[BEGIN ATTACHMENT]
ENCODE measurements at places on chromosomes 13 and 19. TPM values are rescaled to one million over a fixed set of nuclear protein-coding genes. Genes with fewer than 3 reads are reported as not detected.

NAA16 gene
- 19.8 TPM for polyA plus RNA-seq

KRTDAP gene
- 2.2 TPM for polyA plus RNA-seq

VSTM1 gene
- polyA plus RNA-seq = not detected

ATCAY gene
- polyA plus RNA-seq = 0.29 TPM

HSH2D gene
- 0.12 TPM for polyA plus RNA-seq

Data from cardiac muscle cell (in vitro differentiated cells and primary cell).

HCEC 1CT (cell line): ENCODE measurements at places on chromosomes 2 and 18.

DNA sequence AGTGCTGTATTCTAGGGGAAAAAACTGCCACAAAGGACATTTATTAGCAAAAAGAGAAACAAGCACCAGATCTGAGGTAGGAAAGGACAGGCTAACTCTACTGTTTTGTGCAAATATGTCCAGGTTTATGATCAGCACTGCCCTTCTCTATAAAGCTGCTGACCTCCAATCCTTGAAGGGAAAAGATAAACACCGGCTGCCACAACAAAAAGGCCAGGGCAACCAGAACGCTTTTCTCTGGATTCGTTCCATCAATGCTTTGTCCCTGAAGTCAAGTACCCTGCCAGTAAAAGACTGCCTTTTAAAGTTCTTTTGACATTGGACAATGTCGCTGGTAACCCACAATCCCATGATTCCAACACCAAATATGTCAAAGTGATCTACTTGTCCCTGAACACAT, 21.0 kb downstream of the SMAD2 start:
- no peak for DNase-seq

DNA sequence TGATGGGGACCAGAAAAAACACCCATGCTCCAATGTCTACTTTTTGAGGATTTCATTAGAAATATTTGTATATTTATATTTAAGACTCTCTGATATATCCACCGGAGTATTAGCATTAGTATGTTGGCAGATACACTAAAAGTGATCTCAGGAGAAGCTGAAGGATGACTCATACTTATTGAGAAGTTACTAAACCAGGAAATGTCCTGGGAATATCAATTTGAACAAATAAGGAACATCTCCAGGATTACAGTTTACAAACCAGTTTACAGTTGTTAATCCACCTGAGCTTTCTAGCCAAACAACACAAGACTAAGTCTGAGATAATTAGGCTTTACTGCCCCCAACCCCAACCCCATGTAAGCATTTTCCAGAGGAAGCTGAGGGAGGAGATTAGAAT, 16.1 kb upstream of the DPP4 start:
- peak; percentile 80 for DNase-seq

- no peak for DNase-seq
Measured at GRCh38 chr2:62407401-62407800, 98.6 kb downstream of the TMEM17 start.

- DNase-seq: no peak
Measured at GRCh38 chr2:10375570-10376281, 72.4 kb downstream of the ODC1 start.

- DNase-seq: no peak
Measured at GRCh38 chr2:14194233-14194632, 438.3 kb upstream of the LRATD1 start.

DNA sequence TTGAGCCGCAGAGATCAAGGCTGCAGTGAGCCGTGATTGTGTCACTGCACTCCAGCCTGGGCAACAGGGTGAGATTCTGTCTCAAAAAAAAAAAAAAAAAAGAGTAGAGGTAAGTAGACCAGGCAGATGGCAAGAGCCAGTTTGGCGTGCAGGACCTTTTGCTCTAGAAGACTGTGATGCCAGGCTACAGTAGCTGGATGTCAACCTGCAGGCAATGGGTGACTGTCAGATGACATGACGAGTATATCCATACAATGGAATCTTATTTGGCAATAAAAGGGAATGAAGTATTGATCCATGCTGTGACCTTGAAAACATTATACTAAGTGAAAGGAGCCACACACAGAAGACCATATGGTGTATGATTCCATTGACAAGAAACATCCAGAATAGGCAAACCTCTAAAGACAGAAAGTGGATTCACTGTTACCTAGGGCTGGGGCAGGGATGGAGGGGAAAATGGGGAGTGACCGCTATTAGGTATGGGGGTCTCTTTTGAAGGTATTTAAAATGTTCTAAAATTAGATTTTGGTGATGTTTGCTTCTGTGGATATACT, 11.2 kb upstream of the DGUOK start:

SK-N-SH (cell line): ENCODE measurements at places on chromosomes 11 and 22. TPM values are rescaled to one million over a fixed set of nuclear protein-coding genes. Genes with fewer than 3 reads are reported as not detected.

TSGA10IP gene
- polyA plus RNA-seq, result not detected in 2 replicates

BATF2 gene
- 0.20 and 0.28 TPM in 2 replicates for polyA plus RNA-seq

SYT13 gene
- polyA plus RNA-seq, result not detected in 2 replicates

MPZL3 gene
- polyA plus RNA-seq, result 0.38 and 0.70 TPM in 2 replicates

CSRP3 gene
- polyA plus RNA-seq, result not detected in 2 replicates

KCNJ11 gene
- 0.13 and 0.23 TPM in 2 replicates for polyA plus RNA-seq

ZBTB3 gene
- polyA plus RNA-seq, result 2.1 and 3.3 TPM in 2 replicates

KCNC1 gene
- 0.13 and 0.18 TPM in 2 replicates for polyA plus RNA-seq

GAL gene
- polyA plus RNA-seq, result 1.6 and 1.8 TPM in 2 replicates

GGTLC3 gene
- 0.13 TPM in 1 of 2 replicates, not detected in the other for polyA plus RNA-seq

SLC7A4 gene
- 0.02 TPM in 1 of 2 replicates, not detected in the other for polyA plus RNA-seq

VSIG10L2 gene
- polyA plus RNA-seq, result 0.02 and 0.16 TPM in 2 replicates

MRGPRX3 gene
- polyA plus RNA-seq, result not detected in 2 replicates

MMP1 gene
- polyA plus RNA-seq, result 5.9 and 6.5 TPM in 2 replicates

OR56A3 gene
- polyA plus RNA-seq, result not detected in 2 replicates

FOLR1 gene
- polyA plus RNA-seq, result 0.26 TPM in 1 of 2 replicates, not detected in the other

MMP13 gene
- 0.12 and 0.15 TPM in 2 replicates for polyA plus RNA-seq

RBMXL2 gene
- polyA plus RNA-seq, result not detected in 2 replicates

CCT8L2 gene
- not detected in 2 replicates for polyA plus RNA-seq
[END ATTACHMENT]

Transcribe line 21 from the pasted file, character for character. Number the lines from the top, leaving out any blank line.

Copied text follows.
Measured at GRCh38 chr2:10375570-10376281, 72.4 kb downstream of the ODC1 start.